Deterrence versus procedural justice. Successfully reducing reoffending

NSCR researcher Anja Dirkzwager, together with Peter van der Laan and Paul Nieuwbeerta, has received a grant in the NWO Open Competition for the project Deterrence versus procedural justice. Successfully reducing reoffending. The research is a collaboration with Leiden University and contributes to NSCR research into the objectives, realisation and effects of criminal sanctions that limit the freedom of an offender.

An important aim of imposing sanctions is preventing people who have already committed crimes from breaking the law again. However, worldwide, the figures for reoffending are high. Usually, the criminal law system assumes that criminals will reoffend less if they perceive sanctions as (more) severe and if they feel they have been treated (more) fairly and respectfully. These assumptions are based on two well-known criminological theories: the deterrence theory and the procedural justice theory. The correctness of these assumptions has not been investigated yet. The project “Deterrence versus procedural justice. Successfully reducing reoffending” investigates these ideas among detainees.

Consequences of perceived severity of sanctions and perceived perceptions of treatment

The overarching aim of the research is to assess to what extent the deterrence and procedural justice theories hold for detainees. Does the severity of the sanction and treatment of the detainees correlate with their probability of reoffending? Is one of these two factors more important for reducing reoffending than the other? Is a respectful treatment by the judge just as important as a respectful treatment by the prison staff? These are some of the questions the research focuses on. In the research, both the determinants and consequences of the perceived severity of the sanction and the way in which the treatment is perceived will be investigated.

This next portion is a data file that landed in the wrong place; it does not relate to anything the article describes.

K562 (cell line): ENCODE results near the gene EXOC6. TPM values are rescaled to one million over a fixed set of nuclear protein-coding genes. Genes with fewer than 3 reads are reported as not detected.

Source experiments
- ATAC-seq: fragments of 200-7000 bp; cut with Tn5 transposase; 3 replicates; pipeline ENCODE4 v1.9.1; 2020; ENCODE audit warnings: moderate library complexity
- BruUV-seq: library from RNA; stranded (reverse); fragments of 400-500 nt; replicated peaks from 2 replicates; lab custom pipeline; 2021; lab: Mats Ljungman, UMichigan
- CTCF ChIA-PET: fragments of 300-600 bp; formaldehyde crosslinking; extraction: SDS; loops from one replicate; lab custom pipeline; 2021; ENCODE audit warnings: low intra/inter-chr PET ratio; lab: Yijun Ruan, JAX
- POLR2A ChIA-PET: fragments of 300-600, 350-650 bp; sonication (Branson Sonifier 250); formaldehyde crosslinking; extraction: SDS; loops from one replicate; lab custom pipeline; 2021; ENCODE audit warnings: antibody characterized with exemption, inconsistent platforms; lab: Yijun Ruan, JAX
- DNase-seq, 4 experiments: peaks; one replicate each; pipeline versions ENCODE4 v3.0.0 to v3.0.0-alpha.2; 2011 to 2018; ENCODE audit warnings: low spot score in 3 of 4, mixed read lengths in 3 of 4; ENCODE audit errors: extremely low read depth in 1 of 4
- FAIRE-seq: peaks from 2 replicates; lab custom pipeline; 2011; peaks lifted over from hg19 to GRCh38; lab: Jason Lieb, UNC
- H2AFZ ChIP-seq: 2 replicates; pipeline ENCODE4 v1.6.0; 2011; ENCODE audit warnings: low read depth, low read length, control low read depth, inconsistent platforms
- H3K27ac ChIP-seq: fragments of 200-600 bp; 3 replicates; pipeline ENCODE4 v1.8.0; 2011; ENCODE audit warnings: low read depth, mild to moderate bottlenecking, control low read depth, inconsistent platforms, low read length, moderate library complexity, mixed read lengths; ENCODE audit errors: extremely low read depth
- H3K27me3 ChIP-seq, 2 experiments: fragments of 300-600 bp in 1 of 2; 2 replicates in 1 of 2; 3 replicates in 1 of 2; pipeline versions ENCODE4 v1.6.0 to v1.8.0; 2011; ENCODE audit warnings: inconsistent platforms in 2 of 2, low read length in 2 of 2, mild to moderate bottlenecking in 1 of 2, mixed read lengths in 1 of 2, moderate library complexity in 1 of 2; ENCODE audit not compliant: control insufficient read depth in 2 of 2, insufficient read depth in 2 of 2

Detainees followed from the start of their detention until six months after their release

In the project, quantitative, qualitative and observational research are combined. Use will be made of previously collected data from the large-scale longitudinal Prison Project. In addition, two PhDs will set up and realise a new longitudinal data collection in which they will follow a number of detainees from the start of their detention until six months after their release. The PhDs will repeatedly interview these persons and observe their contacts with various actors from the legal system, such as the public prosecutor, judge and prison staff.

Read more about the Sanctions Cluster.

dr. Anja Dirkzwager

About dr. Anja Dirkzwager

Anja Dirkzwager received her Ph.D. degree in 2002 for a dissertation on posttraumatic stress reactions among Dutch soldiers who participated in international peacekeeping operations, and the wellbeing of their family members. Subsequently, she worked at the Netherlands Institute for Health Services Research (NIVEL) investigating the physical and mental health consequences of disasters.

As of August 2007, she works as a senior researcher at NSCR. She is one of the principal investigators who initiated the Prison Project, a nationwide and longitudinal study on the effects of imprisonment on the further life-course of prisoners and their families. Her research interests include the physical and mental health of prisoners and their family members; prisoners’ perceptions of the conditions of confinement; and the effects of imprisonment on the further life-course.

She is chairing the ESC working group Prison Life & Effects of Imprisonment.

Anja is a member of the Life-course Cluster, the Intergenerational Cluster and the Sanctions Cluster.

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